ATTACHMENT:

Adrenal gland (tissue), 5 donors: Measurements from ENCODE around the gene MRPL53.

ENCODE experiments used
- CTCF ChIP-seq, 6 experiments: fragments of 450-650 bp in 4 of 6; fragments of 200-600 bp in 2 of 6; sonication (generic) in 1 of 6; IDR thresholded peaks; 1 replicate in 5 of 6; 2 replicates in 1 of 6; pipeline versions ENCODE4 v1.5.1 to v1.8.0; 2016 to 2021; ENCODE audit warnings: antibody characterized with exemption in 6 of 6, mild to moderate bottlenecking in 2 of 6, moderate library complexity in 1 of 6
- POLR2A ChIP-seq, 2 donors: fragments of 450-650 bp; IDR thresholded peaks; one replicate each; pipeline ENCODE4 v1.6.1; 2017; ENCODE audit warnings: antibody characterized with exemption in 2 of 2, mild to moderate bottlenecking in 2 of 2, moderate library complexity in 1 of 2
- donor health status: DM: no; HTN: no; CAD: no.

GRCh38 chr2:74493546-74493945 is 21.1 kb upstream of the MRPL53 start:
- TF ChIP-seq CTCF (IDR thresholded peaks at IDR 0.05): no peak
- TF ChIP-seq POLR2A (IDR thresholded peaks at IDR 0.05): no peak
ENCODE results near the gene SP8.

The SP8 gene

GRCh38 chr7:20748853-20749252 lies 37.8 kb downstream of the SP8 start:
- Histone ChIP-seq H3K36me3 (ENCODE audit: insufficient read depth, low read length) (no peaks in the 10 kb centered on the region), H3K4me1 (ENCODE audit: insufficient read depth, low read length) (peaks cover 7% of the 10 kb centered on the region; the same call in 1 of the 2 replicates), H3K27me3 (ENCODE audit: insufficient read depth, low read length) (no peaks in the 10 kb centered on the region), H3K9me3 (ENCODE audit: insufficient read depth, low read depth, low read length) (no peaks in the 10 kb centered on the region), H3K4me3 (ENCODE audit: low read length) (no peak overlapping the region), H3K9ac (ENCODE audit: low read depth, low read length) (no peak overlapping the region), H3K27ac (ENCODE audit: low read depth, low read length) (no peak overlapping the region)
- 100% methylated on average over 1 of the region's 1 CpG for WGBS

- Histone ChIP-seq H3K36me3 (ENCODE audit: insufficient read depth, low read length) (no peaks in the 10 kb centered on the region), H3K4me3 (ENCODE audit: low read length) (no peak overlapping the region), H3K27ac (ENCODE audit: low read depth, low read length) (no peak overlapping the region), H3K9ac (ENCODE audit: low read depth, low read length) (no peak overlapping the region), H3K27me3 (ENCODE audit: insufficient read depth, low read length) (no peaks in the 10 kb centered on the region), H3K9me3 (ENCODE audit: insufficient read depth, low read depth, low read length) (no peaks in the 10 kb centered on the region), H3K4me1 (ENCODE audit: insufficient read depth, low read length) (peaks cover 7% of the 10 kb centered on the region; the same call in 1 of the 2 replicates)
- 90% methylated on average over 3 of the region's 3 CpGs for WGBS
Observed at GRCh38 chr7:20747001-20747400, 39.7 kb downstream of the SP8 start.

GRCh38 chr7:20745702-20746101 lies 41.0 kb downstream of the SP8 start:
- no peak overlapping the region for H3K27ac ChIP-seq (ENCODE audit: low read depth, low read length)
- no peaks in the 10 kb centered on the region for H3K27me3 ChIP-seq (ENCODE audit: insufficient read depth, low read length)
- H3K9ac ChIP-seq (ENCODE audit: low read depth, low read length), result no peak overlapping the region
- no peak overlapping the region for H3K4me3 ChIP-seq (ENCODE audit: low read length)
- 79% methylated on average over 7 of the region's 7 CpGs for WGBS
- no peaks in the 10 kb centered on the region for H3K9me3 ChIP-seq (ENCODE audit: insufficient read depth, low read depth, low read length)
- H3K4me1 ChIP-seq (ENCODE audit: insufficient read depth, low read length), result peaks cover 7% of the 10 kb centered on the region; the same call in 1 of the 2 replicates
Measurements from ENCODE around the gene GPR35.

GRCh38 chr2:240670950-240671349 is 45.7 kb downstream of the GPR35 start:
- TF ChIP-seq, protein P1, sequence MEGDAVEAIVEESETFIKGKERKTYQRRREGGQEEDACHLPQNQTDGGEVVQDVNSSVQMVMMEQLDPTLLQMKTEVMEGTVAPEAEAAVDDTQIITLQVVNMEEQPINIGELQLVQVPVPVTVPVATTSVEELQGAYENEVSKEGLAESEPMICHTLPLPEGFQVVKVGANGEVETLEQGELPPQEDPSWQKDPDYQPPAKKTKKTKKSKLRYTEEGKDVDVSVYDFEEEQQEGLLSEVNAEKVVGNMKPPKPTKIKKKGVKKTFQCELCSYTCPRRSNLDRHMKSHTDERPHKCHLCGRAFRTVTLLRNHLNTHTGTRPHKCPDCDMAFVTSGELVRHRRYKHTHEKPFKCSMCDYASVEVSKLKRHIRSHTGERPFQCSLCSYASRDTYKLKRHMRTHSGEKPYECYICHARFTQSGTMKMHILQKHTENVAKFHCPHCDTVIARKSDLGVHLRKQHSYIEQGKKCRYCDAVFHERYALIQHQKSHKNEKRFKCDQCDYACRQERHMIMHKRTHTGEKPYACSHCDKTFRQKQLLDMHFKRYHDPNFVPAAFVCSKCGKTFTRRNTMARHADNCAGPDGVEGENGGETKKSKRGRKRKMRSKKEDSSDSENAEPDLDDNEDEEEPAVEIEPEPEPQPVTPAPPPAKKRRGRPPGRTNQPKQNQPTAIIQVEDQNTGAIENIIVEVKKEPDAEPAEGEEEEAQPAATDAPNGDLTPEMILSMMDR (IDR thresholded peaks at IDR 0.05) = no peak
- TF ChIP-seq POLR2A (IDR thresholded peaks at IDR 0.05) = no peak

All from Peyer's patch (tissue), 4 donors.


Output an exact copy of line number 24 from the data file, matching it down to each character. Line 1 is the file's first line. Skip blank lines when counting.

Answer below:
- H3K4me1 ChIP-seq (ENCODE audit: insufficient read depth, low read length), result peaks cover 7% of the 10 kb centered on the region; the same call in 1 of the 2 replicates